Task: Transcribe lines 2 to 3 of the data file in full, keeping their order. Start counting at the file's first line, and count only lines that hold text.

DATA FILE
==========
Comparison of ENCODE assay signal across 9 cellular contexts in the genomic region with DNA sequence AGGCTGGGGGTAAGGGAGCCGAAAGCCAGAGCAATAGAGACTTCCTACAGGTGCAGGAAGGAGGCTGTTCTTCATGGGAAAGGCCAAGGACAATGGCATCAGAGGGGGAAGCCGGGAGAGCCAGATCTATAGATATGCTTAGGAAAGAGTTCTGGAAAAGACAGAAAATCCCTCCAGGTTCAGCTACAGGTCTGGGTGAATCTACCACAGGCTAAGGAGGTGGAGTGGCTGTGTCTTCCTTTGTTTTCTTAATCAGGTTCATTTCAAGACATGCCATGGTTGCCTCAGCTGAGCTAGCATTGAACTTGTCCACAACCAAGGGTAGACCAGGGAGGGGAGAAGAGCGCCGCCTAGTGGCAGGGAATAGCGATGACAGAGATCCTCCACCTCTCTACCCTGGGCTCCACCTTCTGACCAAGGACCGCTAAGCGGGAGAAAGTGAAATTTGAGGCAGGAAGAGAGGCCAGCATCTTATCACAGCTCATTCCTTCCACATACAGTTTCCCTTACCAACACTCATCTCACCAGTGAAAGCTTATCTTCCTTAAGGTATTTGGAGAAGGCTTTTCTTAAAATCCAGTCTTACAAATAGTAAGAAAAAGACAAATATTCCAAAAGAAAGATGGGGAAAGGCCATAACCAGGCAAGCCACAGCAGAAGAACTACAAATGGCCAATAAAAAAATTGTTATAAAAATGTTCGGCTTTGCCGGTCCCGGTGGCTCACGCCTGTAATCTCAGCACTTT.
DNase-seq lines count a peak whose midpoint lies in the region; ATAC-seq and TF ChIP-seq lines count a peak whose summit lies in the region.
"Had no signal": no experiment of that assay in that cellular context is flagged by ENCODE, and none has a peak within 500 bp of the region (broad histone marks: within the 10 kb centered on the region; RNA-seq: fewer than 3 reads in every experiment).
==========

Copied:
DNase-seq lines count a peak whose midpoint lies in the region; ATAC-seq and TF ChIP-seq lines count a peak whose summit lies in the region.
"Had no signal": no experiment of that assay in that cellular context is flagged by ENCODE, and none has a peak within 500 bp of the region (broad histone marks: within the 10 kb centered on the region; RNA-seq: fewer than 3 reads in every experiment).